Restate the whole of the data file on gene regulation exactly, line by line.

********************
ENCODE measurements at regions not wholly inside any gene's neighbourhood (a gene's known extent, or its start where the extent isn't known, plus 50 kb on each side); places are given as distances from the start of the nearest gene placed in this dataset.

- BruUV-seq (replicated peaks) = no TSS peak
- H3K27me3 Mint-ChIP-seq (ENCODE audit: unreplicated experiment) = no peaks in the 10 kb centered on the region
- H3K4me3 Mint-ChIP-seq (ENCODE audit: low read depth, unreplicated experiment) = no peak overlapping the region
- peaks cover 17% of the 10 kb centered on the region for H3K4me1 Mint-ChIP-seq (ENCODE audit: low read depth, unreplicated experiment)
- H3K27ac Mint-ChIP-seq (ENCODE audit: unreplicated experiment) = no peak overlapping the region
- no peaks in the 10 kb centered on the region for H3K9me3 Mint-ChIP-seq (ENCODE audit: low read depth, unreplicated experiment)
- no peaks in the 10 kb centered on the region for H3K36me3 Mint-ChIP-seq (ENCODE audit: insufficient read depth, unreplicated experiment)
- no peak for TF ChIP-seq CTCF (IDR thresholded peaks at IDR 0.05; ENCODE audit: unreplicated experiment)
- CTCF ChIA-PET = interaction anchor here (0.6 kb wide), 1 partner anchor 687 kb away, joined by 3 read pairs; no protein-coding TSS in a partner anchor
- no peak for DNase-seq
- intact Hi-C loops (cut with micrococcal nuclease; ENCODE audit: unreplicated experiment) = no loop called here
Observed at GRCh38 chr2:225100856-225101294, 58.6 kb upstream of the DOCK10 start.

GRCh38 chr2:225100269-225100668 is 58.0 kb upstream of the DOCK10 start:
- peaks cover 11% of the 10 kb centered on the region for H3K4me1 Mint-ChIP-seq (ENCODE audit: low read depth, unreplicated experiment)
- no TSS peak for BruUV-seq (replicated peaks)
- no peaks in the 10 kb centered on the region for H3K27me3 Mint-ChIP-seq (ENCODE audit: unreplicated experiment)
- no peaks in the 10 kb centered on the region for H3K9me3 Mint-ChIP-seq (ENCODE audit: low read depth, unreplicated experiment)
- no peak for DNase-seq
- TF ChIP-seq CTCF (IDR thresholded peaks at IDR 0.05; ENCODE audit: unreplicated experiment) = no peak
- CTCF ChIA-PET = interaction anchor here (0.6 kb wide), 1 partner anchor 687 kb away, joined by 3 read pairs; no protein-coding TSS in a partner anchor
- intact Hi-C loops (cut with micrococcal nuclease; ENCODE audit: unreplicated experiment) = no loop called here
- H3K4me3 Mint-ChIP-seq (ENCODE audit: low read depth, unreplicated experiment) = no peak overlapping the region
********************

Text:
ENCODE measurements at regions not wholly inside any gene's neighbourhood (a gene's known extent, or its start where the extent isn't known, plus 50 kb on each side); places are given as distances from the start of the nearest gene placed in this dataset.

- BruUV-seq (replicated peaks) = no TSS peak
- H3K27me3 Mint-ChIP-seq (ENCODE audit: unreplicated experiment) = no peaks in the 10 kb centered on the region
- H3K4me3 Mint-ChIP-seq (ENCODE audit: low read depth, unreplicated experiment) = no peak overlapping the region
- peaks cover 17% of the 10 kb centered on the region for H3K4me1 Mint-ChIP-seq (ENCODE audit: low read depth, unreplicated experiment)
- H3K27ac Mint-ChIP-seq (ENCODE audit: unreplicated experiment) = no peak overlapping the region
- no peaks in the 10 kb centered on the region for H3K9me3 Mint-ChIP-seq (ENCODE audit: low read depth, unreplicated experiment)
- no peaks in the 10 kb centered on the region for H3K36me3 Mint-ChIP-seq (ENCODE audit: insufficient read depth, unreplicated experiment)
- no peak for TF ChIP-seq CTCF (IDR thresholded peaks at IDR 0.05; ENCODE audit: unreplicated experiment)
- CTCF ChIA-PET = interaction anchor here (0.6 kb wide), 1 partner anchor 687 kb away, joined by 3 read pairs; no protein-coding TSS in a partner anchor
- no peak for DNase-seq
- intact Hi-C loops (cut with micrococcal nuclease; ENCODE audit: unreplicated experiment) = no loop called here
Observed at GRCh38 chr2:225100856-225101294, 58.6 kb upstream of the DOCK10 start.

GRCh38 chr2:225100269-225100668 is 58.0 kb upstream of the DOCK10 start:
- peaks cover 11% of the 10 kb centered on the region for H3K4me1 Mint-ChIP-seq (ENCODE audit: low read depth, unreplicated experiment)
- no TSS peak for BruUV-seq (replicated peaks)
- no peaks in the 10 kb centered on the region for H3K27me3 Mint-ChIP-seq (ENCODE audit: unreplicated experiment)
- no peaks in the 10 kb centered on the region for H3K9me3 Mint-ChIP-seq (ENCODE audit: low read depth, unreplicated experiment)
- no peak for DNase-seq
- TF ChIP-seq CTCF (IDR thresholded peaks at IDR 0.05; ENCODE audit: unreplicated experiment) = no peak
- CTCF ChIA-PET = interaction anchor here (0.6 kb wide), 1 partner anchor 687 kb away, joined by 3 read pairs; no protein-coding TSS in a partner anchor
- intact Hi-C loops (cut with micrococcal nuclease; ENCODE audit: unreplicated experiment) = no loop called here
- H3K4me3 Mint-ChIP-seq (ENCODE audit: low read depth, unreplicated experiment) = no peak overlapping the region